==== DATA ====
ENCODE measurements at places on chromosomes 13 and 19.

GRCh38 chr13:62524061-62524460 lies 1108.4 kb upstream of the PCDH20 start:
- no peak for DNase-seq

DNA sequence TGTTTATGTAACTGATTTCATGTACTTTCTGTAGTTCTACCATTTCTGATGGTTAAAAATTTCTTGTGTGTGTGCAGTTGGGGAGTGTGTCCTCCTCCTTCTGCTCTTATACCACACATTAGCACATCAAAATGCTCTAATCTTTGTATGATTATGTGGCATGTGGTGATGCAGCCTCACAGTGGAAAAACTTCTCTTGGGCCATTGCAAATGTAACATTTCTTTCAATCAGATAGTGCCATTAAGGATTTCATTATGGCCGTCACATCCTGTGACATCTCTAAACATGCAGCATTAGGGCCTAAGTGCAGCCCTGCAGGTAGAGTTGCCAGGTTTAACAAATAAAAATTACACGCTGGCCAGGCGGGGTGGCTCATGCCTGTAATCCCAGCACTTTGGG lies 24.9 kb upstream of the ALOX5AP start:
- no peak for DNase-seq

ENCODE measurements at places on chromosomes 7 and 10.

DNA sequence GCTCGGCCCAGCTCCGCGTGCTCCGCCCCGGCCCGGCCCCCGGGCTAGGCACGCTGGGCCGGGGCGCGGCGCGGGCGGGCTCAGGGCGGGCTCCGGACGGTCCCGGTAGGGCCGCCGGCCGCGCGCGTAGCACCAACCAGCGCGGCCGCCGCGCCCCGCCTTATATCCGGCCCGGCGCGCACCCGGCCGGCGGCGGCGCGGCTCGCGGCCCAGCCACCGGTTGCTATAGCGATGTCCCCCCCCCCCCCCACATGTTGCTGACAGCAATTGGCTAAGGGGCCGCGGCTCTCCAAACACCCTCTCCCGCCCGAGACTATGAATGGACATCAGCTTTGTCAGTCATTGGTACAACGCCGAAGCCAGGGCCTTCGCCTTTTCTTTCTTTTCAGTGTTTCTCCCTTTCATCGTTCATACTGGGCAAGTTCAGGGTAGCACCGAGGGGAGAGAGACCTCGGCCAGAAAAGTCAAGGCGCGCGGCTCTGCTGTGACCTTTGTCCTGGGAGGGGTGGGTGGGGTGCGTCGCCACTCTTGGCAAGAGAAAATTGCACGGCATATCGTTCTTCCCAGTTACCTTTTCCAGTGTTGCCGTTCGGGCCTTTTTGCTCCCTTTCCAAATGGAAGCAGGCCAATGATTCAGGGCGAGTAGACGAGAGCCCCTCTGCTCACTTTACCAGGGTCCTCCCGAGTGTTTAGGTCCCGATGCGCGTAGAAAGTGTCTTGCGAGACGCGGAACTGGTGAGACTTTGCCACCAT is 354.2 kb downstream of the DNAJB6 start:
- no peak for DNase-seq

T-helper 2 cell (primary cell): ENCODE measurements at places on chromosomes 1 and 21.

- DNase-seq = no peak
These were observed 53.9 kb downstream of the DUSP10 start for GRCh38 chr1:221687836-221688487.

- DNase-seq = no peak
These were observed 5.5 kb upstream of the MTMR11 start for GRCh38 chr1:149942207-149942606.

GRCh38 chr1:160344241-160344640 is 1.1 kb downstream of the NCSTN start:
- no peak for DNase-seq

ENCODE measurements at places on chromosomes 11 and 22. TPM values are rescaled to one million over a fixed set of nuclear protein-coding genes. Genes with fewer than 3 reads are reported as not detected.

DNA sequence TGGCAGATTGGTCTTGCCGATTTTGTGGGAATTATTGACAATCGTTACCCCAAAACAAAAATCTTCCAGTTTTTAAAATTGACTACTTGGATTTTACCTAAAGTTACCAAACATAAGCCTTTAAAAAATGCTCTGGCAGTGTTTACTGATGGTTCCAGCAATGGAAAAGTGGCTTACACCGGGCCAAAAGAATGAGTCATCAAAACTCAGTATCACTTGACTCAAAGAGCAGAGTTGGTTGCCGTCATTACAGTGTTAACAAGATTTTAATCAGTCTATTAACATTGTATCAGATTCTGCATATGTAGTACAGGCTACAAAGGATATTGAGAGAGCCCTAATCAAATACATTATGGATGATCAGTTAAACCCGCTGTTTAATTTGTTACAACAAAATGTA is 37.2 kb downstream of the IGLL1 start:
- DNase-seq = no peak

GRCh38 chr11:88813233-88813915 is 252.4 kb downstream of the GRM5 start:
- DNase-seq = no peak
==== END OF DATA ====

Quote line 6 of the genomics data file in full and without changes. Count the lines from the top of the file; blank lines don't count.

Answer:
ENCODE measurements at places on chromosomes 7 and 10.